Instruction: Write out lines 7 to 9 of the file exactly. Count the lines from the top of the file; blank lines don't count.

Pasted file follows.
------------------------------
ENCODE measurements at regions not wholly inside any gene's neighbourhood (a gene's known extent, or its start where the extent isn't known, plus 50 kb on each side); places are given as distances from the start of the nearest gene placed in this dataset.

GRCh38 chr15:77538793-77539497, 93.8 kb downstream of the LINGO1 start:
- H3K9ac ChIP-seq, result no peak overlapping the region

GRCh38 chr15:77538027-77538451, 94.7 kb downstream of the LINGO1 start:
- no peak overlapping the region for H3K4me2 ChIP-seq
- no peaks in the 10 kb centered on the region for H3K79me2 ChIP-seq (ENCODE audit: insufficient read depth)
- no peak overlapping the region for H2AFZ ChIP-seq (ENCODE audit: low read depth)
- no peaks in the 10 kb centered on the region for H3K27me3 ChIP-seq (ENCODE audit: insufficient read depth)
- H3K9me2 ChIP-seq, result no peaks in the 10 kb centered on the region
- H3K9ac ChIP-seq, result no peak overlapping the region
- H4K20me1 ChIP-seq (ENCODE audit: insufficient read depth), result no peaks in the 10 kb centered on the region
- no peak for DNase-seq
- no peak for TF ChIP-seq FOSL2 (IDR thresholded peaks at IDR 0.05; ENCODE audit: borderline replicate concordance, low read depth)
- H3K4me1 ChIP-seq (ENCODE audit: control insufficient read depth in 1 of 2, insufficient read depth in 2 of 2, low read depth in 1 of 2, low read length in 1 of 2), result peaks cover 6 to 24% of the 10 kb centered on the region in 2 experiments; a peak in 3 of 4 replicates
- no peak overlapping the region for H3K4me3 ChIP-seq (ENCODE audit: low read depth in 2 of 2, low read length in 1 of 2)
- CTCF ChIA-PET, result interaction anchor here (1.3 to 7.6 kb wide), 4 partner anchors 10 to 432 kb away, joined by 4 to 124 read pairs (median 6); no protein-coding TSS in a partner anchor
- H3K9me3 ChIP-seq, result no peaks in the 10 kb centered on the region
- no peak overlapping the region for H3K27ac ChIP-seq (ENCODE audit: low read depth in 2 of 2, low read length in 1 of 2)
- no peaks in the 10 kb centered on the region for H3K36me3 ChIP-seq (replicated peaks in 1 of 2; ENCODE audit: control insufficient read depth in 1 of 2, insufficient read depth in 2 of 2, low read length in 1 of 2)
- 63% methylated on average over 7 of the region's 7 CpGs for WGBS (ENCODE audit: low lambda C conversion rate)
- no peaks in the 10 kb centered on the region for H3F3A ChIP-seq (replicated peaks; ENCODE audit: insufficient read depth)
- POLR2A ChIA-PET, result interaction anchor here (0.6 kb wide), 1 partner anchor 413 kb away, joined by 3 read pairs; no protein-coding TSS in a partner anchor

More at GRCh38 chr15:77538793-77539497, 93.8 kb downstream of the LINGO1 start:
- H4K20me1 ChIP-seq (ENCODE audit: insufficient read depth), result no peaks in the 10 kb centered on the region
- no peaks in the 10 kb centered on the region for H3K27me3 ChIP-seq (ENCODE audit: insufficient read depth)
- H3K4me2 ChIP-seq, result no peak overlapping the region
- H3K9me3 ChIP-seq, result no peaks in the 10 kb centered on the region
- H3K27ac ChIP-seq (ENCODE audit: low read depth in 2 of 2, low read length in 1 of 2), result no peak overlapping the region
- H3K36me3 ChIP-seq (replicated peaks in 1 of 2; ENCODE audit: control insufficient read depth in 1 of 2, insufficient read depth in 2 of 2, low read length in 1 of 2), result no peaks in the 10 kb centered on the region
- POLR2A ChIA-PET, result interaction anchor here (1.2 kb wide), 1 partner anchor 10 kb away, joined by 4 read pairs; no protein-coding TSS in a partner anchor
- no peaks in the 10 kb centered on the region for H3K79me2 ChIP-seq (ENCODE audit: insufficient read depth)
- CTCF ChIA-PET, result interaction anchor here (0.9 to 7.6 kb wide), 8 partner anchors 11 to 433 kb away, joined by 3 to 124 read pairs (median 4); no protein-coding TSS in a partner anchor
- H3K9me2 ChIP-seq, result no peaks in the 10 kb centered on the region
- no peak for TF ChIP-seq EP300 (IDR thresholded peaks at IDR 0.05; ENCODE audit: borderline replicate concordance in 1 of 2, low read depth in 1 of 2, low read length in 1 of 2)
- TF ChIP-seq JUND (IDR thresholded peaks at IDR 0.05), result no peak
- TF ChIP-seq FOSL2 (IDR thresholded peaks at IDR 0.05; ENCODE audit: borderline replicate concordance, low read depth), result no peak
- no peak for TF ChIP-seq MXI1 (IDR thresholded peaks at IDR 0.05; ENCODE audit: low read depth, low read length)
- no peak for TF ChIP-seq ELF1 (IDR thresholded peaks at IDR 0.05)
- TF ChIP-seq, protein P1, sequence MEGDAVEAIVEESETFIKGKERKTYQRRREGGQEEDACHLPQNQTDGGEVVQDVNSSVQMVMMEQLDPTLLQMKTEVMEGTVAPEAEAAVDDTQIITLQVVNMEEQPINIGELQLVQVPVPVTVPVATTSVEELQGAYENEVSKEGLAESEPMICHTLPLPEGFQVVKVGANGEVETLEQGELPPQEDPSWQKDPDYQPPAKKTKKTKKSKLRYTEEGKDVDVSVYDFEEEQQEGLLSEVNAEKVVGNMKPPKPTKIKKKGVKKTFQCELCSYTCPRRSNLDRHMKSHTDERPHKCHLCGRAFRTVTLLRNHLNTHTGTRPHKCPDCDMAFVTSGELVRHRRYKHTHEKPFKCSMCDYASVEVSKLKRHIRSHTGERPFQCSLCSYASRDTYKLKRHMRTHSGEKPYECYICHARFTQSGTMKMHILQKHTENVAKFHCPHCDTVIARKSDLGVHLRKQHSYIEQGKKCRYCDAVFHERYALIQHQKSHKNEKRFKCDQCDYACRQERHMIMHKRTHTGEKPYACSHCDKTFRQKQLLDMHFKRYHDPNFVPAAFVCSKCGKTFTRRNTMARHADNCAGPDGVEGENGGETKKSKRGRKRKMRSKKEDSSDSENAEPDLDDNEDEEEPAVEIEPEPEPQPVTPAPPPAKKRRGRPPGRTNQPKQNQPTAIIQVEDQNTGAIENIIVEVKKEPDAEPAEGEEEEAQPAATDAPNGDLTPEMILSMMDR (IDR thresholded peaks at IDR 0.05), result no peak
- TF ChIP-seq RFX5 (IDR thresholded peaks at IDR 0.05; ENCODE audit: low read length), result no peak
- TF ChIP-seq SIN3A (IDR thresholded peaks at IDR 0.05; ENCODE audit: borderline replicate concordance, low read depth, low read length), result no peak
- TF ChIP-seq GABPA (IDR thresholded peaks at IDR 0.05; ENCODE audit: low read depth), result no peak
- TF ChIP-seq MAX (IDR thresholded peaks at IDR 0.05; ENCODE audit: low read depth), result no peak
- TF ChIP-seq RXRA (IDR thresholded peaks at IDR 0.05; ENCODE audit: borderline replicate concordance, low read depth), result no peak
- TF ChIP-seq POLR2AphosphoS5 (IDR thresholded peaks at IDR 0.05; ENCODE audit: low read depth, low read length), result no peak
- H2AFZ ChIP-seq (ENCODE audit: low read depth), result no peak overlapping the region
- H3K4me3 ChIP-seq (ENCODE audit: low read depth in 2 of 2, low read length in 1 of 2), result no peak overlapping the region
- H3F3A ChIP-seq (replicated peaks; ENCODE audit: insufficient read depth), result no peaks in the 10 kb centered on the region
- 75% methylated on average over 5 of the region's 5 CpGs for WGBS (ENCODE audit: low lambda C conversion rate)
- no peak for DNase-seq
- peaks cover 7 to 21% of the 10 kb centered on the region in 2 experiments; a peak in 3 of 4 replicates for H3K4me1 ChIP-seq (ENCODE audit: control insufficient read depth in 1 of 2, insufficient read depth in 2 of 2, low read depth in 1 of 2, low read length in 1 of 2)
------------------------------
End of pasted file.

- no peak overlapping the region for H2AFZ ChIP-seq (ENCODE audit: low read depth)
- no peaks in the 10 kb centered on the region for H3K27me3 ChIP-seq (ENCODE audit: insufficient read depth)
- H3K9me2 ChIP-seq, result no peaks in the 10 kb centered on the region